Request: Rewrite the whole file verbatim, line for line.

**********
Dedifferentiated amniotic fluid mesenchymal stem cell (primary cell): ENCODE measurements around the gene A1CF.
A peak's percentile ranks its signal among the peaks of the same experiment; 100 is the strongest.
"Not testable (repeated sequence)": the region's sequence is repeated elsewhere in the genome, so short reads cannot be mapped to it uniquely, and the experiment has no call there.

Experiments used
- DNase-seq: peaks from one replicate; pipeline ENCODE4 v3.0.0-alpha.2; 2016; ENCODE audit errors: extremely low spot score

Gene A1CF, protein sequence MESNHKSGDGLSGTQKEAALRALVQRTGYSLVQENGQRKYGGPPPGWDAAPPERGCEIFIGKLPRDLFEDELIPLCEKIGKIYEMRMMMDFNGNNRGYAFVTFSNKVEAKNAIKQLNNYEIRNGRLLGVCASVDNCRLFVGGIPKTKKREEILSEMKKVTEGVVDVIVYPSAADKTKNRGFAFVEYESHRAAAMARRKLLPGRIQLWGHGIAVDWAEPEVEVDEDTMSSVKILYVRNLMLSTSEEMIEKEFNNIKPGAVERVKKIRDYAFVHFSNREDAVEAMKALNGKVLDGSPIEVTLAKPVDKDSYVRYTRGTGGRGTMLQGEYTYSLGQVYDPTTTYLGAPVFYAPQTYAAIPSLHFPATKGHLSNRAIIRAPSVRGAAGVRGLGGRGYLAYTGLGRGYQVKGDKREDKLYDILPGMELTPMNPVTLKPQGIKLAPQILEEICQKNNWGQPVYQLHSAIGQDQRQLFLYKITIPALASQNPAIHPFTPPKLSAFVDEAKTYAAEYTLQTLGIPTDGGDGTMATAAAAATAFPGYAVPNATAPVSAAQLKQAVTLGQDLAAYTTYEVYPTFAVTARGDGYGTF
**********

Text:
Dedifferentiated amniotic fluid mesenchymal stem cell (primary cell): ENCODE measurements around the gene A1CF.
A peak's percentile ranks its signal among the peaks of the same experiment; 100 is the strongest.
"Not testable (repeated sequence)": the region's sequence is repeated elsewhere in the genome, so short reads cannot be mapped to it uniquely, and the experiment has no call there.

Experiments used
- DNase-seq: peaks from one replicate; pipeline ENCODE4 v3.0.0-alpha.2; 2016; ENCODE audit errors: extremely low spot score

Gene A1CF, protein sequence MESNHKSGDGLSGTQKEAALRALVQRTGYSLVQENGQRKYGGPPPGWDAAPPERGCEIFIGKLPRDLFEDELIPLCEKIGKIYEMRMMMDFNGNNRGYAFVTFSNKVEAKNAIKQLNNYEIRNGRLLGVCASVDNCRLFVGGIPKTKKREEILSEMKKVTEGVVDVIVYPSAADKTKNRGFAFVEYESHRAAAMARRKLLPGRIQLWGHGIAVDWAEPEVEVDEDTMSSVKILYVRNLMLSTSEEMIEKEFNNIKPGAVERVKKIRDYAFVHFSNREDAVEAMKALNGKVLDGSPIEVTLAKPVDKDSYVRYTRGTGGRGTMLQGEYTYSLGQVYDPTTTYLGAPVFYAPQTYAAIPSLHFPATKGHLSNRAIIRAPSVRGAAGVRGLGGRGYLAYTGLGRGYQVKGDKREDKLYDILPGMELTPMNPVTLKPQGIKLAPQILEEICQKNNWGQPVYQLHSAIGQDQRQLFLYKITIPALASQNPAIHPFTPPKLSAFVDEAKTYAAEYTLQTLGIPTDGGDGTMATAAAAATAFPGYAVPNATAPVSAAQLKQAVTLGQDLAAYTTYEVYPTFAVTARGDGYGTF